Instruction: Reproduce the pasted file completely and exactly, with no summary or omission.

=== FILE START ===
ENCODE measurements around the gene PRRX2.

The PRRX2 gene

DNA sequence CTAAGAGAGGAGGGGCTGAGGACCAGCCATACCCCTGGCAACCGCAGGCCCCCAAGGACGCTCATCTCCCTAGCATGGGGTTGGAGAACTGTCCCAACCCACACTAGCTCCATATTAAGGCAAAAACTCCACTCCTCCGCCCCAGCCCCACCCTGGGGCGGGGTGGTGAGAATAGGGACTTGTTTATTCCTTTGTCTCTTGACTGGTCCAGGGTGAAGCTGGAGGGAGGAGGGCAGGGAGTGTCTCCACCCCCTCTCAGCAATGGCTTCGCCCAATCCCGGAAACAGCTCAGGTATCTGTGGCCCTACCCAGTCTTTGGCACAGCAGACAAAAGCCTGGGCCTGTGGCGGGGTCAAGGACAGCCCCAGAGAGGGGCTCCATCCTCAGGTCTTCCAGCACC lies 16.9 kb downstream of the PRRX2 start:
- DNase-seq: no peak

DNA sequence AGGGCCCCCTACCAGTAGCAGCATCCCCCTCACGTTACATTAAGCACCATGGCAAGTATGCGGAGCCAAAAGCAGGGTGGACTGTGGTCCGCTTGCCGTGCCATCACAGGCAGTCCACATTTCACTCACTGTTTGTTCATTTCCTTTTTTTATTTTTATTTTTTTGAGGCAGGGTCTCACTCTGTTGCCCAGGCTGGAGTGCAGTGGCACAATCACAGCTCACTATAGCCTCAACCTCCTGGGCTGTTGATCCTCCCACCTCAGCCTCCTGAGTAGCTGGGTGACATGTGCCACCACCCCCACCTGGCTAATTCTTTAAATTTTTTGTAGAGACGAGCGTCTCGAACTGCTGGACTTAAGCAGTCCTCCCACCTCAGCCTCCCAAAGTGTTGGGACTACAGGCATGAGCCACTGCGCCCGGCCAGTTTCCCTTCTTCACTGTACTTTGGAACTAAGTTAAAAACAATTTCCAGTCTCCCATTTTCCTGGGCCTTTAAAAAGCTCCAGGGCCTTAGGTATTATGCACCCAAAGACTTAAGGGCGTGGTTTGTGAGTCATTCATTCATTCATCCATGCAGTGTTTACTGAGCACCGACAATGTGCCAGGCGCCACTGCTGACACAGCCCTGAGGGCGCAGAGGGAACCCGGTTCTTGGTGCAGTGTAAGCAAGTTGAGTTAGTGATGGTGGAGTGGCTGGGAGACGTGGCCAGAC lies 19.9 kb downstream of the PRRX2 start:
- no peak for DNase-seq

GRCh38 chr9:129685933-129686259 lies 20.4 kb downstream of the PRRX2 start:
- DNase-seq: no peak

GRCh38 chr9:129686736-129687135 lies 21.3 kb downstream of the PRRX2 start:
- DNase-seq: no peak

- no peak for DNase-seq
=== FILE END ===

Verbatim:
ENCODE measurements around the gene PRRX2.

The PRRX2 gene

DNA sequence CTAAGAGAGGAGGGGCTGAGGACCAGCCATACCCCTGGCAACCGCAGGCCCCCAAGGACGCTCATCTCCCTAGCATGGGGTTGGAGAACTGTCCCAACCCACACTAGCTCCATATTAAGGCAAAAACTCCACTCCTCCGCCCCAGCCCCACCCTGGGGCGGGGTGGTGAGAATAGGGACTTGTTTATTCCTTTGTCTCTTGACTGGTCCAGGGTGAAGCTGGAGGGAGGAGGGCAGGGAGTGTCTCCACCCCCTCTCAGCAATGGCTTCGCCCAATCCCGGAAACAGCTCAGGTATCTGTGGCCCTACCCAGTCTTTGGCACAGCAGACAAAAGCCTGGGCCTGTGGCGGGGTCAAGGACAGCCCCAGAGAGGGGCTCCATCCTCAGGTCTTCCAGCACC lies 16.9 kb downstream of the PRRX2 start:
- DNase-seq: no peak

DNA sequence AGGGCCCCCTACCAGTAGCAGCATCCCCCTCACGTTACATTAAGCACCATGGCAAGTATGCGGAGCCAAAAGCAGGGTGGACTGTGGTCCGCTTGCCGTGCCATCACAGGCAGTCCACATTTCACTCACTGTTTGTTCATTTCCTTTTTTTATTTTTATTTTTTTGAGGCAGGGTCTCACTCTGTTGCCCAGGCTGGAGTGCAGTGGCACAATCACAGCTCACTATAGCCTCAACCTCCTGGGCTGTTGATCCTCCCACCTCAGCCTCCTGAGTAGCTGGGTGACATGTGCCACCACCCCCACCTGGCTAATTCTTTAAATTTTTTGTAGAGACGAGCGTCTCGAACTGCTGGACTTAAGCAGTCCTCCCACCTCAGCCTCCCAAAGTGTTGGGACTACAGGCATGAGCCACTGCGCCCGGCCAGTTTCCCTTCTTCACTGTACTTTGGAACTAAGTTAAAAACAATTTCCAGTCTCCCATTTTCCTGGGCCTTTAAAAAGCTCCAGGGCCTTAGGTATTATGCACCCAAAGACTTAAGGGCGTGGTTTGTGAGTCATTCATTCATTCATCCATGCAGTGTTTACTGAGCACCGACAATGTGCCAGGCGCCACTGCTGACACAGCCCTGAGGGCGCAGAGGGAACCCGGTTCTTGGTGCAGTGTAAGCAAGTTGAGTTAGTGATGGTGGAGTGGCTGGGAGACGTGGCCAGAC lies 19.9 kb downstream of the PRRX2 start:
- no peak for DNase-seq

GRCh38 chr9:129685933-129686259 lies 20.4 kb downstream of the PRRX2 start:
- DNase-seq: no peak

GRCh38 chr9:129686736-129687135 lies 21.3 kb downstream of the PRRX2 start:
- DNase-seq: no peak

- no peak for DNase-seq